We had the good fortune of connecting with Amit Upadhye and we’ve shared our conversation below.

Hi Amit, can you walk us through the thought-process of starting your business?
I think, having one’s own practice is one of the most fulfilling things. It’s like having a child—you do whatever it takes to raise them. I was drawn to Architecture because of its creativity but it was only after I met Glenn Murcutt in Sydney, Australia in 1995, who has a solo practice, that the dream of having my own studio began to become a reality. Glenn Murcutt, now a Pritzker laureate, is someone who conceptualizes, draws, and executes to maintain full control over the entire process. I was sitting in his yellow Citroen when he pulled out the most beautiful hand-drafted drawings from the back seat and unrolled them on the steering wheel. He said, “I was working on these till 2 AM last night.” I saw the spark of passion in his eyes. This interaction left a mark on me and gave me the courage to start my own studio almost a decade later. Today I look at my architectural practice as very meaningful and fulfilling. I never set up my practice for shrewd profit-making. What drives me is my passion to build with unfretted creativity. After a presentation on Architecture and Yoga, my yoga mentor said to me, “Work is Worship for you”. I see Architecture as a window through which I can blend my vision for a more sustainable world with a client’s pragmatic needs.

Please tell us more about your career. How did you get to where you are today professionally. Was it easy? If not, how did you overcome the challenges? What are the lessons you’ve learned along the way. What do you want the world to know about you or your brand and story?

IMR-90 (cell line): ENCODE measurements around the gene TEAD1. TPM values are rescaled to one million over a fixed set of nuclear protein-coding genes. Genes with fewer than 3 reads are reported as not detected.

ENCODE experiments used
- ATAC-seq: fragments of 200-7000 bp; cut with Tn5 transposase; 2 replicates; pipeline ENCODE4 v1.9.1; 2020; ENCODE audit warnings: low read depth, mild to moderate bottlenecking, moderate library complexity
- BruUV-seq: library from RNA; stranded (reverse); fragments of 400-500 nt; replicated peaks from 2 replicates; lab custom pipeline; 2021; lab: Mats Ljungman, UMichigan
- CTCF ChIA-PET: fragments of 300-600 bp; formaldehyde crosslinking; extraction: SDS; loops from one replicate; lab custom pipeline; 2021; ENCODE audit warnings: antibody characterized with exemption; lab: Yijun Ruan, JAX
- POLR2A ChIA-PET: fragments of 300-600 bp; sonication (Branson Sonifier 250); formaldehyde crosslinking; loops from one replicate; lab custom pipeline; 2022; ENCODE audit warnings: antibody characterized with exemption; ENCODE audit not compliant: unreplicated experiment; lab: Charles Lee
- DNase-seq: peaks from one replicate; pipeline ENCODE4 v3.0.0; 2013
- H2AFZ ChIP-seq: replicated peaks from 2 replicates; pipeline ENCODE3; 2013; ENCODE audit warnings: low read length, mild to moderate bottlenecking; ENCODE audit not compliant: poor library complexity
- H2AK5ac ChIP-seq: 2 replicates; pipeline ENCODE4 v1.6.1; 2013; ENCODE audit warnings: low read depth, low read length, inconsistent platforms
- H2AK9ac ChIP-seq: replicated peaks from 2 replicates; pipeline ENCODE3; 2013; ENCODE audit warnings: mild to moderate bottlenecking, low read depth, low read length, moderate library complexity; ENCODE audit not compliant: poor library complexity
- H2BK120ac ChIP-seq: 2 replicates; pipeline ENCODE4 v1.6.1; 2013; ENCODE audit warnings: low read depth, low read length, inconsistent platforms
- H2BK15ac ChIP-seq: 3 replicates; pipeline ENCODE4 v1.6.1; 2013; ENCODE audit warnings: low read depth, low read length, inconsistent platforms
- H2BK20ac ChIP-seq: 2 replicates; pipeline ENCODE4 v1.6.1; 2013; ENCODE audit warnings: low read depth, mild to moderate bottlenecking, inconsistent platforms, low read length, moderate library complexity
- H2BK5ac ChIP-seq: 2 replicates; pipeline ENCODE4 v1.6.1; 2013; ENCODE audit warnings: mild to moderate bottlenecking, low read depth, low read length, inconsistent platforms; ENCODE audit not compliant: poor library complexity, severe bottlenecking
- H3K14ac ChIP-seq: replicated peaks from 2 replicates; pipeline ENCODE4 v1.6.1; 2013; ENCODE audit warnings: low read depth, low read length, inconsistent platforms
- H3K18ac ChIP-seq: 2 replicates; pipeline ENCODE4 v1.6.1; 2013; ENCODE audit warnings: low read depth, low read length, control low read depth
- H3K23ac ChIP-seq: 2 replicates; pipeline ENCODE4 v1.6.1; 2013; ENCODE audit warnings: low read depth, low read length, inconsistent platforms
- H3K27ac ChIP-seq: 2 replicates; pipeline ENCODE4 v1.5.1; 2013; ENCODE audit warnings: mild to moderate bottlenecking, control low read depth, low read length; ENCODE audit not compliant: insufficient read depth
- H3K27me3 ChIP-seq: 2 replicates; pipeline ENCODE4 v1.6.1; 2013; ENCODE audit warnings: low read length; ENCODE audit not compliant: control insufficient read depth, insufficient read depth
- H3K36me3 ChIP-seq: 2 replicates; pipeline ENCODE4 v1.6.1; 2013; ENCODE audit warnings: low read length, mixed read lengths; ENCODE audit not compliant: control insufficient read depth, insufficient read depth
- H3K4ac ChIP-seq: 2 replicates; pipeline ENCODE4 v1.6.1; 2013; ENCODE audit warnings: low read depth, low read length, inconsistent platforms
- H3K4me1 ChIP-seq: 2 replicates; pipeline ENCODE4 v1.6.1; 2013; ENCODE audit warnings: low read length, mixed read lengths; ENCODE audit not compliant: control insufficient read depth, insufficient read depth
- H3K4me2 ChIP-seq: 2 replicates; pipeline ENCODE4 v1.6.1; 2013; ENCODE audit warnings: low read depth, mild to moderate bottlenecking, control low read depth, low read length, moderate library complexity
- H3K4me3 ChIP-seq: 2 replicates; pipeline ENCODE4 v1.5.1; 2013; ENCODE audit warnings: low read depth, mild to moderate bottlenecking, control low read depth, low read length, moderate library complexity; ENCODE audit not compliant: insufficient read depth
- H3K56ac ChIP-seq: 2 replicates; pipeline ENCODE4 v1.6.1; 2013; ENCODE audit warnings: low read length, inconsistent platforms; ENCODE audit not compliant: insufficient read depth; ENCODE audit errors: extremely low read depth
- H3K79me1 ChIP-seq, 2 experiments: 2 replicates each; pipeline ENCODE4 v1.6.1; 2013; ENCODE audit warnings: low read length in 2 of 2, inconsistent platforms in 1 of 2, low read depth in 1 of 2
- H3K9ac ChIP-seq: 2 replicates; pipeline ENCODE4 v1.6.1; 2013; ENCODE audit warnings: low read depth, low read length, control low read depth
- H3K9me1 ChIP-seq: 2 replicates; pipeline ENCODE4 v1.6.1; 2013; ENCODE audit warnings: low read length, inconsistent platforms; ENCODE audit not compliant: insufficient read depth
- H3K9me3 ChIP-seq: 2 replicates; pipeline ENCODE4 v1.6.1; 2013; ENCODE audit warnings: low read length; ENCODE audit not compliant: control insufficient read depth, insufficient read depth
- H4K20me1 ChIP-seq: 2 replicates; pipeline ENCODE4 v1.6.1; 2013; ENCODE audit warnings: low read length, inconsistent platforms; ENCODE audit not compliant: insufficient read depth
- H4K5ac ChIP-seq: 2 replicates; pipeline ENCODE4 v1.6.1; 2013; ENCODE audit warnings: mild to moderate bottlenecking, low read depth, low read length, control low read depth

My story is that of an immigrant who came from a traditional background but who today has evolved into someone with a much wider perspective. What sets me apart is my background and international exposure to different cultures that makes my work a unique blend of the East and West. The East gave me the ancient wisdom while the West freed my mind and opened me up to a plethora of liberating works of Architecture. It widened my horizons to think big and to strive for the impossible. Yoga deeply influences to the substratum of my being which lead me to become a certified yoga alliance instructor (RYT200). Minimalism is not a goal, but a derivative of the process of reticence, similar to the minimalism at the core of the system of yoga, which focuses on the un-conditioning of the human psyche. Intrinsically, yoga, and architecture are monastic in nature. Both are practices striving to attain inner and outer minimalism. Architecture represents the art form as the extension of the human body and the human body as the extension of the Being. The space stays as the common denominator in both. The journey to where I am today has been both challenging but rewarding. Working in different cultures and countries has given me different skill sets such as cultural competence and malleability. I will never be that architect who succumbs to mediocrity for the sake of financial gains. Rather I have the ability to weave my and my client’s story into a work of Architecture. I believe that each individual is the product of one’s background, thoughts, and actions. With emotional intelligence and sensibilities, I personalize projects with cultural adaptation. Every time I set out to design, I approach every project from the perspectives of the local culture, ecology, poetry, locale, metaphysics, ethos-pathos-logos. I typically restlessly churn my thoughts, until the essence is distilled into a built form. Several of the homes that I have designed in Arizona bear this juxtaposition of the East and West. For instance, a home that I designed for an American family of Italian and East Asian descent, infuses their cultural ethos with modern aesthetics. Called “The Essence of the Desert,” the home in Scottsdale, Arizona is an abstract representation of a Dragon as a subconscious response to the client’s Asian background. It also incorporates the classical proportioning systems that are deeply rooted in Greek and Roman ancient architecture. But in addition to history, the home pays homage to the Phoenix sun. The sun rays join the family in celebrating their wedding anniversary by illuminating a window at sunrise on that specific date. At the end of the day the sun sets in a notch on the wall of their backyard. The home also celebrates equinoxes and solstices in the Valley of the Sun. The home is powered by the sun. Besides the poetics, through this, I have also harnessed the pragmatics of the sun. I see the home as an offering to Architecture, to my mentors, and to the sun. Another project is the Summers residence in Arcadia, Phoenix. It celebrates the traversing sun through the sky as the sun rays brightly illuminate a glass shower bench in the morning. As the sun moves to the west the light on the bench gradually diminishes in intensity. In 2013 the bench was listed as one of the ‘Top 10 wow factors of Arizona’ by the Arizona Republic, a local newspaper. The house is powered by solar panels and harvests rainwater for landscaping. The Leaf House is being designed to be entirely off the grid. For inspiration, I turned to the Saguaro cactus that stands alone in the Sonoran Desert. The Lap House also under construction is studded with intricate custom details as a celebration of the views from the lap of the Phoenix mountains in Paradise Valley. Other projects, the House of Courtyards and the Ashar residence in Chandler, Arizona, respond to my client’s Indian roots in the vast American soil with hints of Indian touches such as niches, idols, colors, and Kota- an Indian stone flooring. My mantras are: Everything is a detail and a detail is everything. The devil is in the ‘detailer’ and Architecture, therefore, manifests in the detail.